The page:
As the Wake County school system moves to the common core for math, what role should teacher judgment play in placing students and what criteria should be used for placement in the super-advanced track?
As noted in today's article, the school board is supposed to discuss the math placement policy on Tuesday. A number of questions still have to be resolved, such as whether a policy is needed and whether an EVAAS probability predictor of 70 percent is the right floor for placement.
But another issue to be resolved is what to do about teacher judgment.
The version of the policy brought before the board last week eliminates any reference to using teacher judgment for placement decisions. During last week's school board meeting, Ruth Steidinger, senior director of middle school programs, explained they want to eliminate subjectivity from placement.
"We were working very hard to create a criteria that would be consistent, and as soon as you open the door for subjectivity, teacher judgment, parent requests, whatever, you’re going to open the door for some kids who have parents to advocate or teachers to advocate and some that don’t," Steidinger said.
Will the board amend the policy to allow teacher judgment in any circumstance, or solely to recommend placing a student in a higher course than indicated by EVAAS.
Then you've got the issue of what to do with what's essentially the top track of the three-track proposed model. This is the one that would allow students to take the new equivalent of Algebra I in seventh-grade.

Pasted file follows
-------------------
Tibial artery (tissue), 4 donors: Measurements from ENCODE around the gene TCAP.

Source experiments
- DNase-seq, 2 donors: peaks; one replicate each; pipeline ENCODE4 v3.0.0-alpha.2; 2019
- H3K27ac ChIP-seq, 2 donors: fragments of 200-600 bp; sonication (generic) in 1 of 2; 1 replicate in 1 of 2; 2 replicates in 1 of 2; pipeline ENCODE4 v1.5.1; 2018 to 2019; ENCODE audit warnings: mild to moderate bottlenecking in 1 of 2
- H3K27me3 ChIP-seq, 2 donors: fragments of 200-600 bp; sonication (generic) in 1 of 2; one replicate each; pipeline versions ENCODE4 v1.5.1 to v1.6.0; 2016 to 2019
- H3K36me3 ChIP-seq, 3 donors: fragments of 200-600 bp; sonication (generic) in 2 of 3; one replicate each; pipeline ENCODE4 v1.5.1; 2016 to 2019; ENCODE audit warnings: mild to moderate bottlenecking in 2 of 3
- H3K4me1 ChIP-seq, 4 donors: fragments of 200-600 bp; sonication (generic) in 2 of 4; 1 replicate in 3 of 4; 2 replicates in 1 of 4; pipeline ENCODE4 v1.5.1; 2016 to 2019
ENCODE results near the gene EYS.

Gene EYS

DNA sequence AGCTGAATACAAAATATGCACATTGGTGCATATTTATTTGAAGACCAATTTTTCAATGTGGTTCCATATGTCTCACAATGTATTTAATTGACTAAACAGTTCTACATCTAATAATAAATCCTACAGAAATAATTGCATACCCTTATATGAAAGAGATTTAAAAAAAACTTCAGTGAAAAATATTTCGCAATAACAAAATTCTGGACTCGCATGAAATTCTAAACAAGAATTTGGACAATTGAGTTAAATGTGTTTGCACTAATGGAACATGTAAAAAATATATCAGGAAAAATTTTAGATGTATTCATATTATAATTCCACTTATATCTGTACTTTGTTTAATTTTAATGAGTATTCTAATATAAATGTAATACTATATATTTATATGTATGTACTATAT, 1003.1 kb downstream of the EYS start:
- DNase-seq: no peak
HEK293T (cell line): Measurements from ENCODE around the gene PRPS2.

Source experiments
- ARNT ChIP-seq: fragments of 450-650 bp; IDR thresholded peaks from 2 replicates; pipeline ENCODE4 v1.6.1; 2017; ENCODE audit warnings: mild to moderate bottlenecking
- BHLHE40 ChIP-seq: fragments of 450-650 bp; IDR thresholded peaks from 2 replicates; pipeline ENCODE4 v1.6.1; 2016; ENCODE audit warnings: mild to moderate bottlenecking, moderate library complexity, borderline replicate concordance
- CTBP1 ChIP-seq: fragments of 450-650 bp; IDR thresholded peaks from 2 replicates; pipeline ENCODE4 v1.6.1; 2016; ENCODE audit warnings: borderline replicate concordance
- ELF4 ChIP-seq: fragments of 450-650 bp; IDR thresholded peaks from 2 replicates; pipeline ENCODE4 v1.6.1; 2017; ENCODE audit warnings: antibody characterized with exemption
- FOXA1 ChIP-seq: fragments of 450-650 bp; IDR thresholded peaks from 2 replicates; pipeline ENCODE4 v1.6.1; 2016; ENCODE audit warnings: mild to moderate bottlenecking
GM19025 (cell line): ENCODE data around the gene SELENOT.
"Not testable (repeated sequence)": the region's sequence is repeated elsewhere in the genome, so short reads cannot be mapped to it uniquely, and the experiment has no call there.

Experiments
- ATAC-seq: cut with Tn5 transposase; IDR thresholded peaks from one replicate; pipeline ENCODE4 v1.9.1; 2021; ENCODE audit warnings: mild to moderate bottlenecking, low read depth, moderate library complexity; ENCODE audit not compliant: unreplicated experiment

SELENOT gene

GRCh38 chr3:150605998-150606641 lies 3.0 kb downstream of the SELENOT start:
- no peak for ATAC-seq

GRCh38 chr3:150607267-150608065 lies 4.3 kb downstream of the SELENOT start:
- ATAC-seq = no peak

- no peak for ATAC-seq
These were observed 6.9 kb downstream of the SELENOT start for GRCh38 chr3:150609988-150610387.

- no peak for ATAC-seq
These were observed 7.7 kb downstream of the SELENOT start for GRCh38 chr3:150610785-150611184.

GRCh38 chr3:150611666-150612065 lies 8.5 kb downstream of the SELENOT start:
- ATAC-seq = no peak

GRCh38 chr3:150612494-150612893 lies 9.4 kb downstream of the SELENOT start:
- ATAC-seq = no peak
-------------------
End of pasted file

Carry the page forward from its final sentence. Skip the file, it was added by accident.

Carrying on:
One concern is that it looks like you can only get into that track in sixth-grade. School board member John Tedesco and Marvin Pittman say there need to be more "on ramps" to get into that faster track if it's offered.
For this fall, one concern is that you have to have completed 5th/6th-grade compacted math to be eligible. Tedesco said that requirement is unfair for students from elementary schools who didn't offer that class.
For spring 2013 and beyond, you have to have a 98 percentile score or higher on a nationally normed aptitude test or math achievement test.
Currently, Wake only offers the Cognitive Abilities Test (CogAT) to third-graders to determine whether students will be identified as Academically and Intellectually Gifted. Students scoring at the 75th percentile or higher on the CogAT will take the Iowa Test of Basic Skills (ITBS).
Speakers at last week's board meeting questioned using those tests for this criteria, especially when it will have been taken three years before the student enters sixth-grade.
Plus, Tedesco and Pittman raise the concern that affluent parents can get private testing that low-income parents may not be able to afford or know about.
"If I have someone give me a test, they’re going to give me what I want,” Pittman said. “We’re playing games if we don’t think that’s a fact. That eliminates children from the most rigorous track.”
Tedesco said he's not a fan of offering this track considering how much more rigorous math will be under the common core. He also noted that the authors of the common core don't support having this kind of track that would have students take math two years faster than projected.
But Tedesco said that if the track is offered, he supported creating more on ramps and/or lowering it from a 98 percentile score.
Pittman said he's concerned that if changes aren't made this will result in a watering down of the track that has students taking the new Algebra I equivalent in eighth-grade.